14 Songs, 59 Minutes

EDITORS’ NOTES

XTC can be a study in contrast. On Black Sea, it's a minimalist quartet with expansive productions, a modernist circa-1980 dance band with undanceable rhythms and its heart in '60s pop. And it's a group whose songs—with unflagging intelligence—question everyone and distrust signs of intellect. Its leader, Andy Partridge, is the virtual definition of the standoffish British observer, preferring socio-political metaphor over matters of the heart—and always singing on the defensive, as if he's the kid at the bottom of the pileup being beaten senseless. Black Sea is the group's fourth album, continuing along the sonic improvements and compositional maturity that took root with its previous release, Drums and Wires. "Respectable Street," "Generals and Majors," and "Towers of London" are the closest this group of misanthropes is likely to come to accessible, mainstream pop. "Living Through Another Cuba" and "Love at First Sight" virtually define the group's obstinate approach, spelling out its internal paranoia with jagged rhythms, carefully placed and seductively catchy backing vocals, and a parade of sounds that suggest the circus is in town.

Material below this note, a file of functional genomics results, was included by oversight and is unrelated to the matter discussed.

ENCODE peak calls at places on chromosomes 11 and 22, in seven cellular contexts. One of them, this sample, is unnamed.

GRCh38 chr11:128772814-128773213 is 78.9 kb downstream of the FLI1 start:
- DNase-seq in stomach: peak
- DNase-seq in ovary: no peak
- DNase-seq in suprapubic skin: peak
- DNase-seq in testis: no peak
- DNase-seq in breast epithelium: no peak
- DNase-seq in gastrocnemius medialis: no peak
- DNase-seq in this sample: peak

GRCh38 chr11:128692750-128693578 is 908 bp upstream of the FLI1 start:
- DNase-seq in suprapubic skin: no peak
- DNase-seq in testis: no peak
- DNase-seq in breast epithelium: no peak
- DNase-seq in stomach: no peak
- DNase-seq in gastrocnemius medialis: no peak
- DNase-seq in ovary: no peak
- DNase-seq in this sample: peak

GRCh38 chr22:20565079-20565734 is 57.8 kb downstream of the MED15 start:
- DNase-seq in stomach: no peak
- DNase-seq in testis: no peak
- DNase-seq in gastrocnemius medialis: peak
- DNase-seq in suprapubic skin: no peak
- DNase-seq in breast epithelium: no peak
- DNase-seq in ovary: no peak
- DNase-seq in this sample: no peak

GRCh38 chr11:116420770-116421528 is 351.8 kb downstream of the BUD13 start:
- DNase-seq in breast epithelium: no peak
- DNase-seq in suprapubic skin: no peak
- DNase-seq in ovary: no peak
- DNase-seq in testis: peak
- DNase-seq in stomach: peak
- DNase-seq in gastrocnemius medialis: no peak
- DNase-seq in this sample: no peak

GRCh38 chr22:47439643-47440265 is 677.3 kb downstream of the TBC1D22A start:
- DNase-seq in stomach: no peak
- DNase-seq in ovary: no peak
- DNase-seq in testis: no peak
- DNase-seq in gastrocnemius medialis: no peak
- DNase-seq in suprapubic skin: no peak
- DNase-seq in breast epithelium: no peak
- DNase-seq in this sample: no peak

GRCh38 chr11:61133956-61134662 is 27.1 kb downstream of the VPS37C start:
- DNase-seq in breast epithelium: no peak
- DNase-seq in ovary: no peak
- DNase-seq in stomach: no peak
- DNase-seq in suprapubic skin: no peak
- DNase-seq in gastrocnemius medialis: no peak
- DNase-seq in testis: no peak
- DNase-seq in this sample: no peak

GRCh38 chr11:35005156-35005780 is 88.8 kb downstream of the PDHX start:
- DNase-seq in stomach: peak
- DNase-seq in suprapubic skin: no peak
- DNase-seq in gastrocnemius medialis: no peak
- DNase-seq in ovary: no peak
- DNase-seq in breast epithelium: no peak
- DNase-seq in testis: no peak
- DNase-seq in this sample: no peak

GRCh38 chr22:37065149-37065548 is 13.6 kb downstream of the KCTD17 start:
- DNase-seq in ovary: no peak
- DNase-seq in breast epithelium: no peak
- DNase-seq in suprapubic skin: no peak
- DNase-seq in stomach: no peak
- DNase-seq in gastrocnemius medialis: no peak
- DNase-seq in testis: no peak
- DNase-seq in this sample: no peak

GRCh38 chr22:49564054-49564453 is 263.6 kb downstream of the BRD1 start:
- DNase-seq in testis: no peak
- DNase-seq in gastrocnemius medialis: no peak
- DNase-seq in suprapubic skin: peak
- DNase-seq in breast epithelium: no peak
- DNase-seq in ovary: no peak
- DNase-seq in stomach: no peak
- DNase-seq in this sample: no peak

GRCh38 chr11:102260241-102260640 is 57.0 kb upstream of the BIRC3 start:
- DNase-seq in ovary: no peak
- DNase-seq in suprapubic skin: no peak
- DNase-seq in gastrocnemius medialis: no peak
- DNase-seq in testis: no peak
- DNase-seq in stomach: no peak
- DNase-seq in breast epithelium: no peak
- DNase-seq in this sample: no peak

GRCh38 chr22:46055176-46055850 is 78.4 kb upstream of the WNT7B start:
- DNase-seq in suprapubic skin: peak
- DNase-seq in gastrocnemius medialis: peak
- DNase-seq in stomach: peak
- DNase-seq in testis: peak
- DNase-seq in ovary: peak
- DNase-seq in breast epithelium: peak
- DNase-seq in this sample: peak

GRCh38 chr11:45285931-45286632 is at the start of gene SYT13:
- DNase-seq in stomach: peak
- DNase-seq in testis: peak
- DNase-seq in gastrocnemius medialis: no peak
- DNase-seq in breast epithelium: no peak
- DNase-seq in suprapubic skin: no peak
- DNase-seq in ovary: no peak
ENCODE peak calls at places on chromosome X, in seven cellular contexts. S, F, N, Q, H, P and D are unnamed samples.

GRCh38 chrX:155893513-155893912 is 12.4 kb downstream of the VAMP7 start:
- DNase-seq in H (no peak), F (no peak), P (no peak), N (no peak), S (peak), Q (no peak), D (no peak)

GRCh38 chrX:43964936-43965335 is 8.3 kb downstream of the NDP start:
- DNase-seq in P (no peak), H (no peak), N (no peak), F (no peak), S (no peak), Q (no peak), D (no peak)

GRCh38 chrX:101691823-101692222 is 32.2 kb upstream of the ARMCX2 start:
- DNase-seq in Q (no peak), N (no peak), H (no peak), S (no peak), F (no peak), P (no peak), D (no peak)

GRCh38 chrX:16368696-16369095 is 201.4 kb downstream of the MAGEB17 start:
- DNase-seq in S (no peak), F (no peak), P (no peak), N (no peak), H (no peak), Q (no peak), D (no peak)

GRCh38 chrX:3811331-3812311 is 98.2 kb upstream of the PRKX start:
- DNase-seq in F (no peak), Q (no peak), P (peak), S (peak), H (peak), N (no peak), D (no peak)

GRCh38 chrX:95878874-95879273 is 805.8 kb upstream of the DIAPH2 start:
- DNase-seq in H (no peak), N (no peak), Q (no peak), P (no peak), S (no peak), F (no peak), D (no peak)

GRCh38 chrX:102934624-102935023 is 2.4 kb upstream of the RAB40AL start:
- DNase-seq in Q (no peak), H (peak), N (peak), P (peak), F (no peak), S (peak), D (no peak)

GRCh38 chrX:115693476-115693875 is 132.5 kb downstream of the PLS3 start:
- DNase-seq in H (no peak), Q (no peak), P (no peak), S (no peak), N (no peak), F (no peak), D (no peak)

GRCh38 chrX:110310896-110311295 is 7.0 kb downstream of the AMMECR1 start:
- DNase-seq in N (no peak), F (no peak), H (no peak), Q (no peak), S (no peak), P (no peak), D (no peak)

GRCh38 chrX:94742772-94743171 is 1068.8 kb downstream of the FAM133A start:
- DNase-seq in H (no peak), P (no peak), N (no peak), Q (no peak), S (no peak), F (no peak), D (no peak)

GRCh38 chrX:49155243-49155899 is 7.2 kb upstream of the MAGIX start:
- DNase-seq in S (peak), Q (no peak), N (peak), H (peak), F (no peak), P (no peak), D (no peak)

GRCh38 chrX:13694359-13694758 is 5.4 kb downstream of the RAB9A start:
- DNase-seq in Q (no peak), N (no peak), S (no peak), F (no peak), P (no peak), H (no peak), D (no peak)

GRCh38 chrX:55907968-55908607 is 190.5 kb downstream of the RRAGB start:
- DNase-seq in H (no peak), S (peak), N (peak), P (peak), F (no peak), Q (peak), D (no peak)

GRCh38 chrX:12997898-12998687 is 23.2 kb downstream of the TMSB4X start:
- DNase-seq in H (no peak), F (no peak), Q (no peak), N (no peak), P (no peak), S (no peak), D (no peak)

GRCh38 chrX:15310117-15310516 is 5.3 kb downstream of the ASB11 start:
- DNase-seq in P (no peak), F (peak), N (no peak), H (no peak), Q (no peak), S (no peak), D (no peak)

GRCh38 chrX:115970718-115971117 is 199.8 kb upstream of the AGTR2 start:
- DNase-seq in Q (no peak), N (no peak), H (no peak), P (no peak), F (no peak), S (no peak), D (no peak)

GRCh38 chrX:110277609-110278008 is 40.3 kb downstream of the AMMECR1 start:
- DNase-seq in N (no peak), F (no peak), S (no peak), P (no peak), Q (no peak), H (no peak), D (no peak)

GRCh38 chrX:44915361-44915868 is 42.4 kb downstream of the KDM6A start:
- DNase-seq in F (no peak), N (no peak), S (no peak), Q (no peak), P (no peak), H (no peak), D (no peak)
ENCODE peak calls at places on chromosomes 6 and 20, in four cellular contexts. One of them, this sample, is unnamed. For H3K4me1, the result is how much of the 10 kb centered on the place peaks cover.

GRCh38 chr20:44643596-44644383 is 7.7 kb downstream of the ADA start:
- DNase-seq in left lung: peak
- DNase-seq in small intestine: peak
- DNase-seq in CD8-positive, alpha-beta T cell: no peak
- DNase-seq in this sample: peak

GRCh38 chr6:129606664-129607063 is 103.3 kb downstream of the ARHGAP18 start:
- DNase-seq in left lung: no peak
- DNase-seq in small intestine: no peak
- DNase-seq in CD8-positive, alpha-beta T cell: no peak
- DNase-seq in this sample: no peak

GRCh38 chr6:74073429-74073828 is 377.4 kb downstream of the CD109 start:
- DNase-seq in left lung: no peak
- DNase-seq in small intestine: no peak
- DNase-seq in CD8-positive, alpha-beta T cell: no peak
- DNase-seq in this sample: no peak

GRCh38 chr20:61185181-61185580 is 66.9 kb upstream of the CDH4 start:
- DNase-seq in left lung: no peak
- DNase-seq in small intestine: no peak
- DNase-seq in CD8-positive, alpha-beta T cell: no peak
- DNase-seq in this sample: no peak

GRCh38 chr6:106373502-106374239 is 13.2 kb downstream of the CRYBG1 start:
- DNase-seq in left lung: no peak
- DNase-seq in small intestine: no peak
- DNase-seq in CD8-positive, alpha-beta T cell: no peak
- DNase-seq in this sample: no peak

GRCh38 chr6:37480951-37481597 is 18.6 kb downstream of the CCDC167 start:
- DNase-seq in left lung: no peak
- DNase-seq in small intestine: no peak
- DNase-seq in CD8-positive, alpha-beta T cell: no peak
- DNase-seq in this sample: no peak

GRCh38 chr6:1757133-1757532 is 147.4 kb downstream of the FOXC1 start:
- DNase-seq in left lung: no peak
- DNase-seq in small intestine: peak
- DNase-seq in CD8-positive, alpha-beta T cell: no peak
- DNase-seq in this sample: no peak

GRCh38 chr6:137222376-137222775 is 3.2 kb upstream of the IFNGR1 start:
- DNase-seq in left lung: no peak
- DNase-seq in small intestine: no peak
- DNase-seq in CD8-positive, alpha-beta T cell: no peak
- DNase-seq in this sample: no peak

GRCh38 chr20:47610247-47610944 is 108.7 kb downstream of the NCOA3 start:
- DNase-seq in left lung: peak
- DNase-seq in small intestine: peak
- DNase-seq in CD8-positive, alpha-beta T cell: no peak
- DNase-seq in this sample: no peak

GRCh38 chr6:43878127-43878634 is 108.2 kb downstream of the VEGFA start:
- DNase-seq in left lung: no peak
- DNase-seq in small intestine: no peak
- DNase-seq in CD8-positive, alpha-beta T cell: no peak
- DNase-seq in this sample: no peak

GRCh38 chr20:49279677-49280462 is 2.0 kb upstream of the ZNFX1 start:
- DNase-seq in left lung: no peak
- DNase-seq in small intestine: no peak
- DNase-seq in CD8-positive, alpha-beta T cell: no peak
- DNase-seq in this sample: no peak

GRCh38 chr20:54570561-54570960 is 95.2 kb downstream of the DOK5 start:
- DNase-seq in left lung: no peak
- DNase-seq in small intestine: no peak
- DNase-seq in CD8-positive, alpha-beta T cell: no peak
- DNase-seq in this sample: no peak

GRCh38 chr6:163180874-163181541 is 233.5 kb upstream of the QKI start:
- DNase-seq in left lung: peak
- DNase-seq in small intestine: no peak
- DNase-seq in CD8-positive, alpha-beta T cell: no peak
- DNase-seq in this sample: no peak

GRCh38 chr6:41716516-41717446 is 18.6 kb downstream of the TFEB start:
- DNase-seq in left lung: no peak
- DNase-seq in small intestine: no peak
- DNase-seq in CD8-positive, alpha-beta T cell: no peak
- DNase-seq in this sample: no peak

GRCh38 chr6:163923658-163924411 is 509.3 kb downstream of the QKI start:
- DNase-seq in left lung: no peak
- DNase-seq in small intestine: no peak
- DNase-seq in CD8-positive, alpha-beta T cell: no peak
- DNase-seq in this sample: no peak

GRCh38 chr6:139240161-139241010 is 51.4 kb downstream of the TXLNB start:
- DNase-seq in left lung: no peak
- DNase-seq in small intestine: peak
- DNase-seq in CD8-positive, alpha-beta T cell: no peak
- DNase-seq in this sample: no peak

EDITORS’ NOTES

XTC can be a study in contrast. On Black Sea, it's a minimalist quartet with expansive productions, a modernist circa-1980 dance band with undanceable rhythms and its heart in '60s pop. And it's a group whose songs—with unflagging intelligence—question everyone and distrust signs of intellect. Its leader, Andy Partridge, is the virtual definition of the standoffish British observer, preferring socio-political metaphor over matters of the heart—and always singing on the defensive, as if he's the kid at the bottom of the pileup being beaten senseless. Black Sea is the group's fourth album, continuing along the sonic improvements and compositional maturity that took root with its previous release, Drums and Wires. "Respectable Street," "Generals and Majors," and "Towers of London" are the closest this group of misanthropes is likely to come to accessible, mainstream pop. "Living Through Another Cuba" and "Love at First Sight" virtually define the group's obstinate approach, spelling out its internal paranoia with jagged rhythms, carefully placed and seductively catchy backing vocals, and a parade of sounds that suggest the circus is in town.

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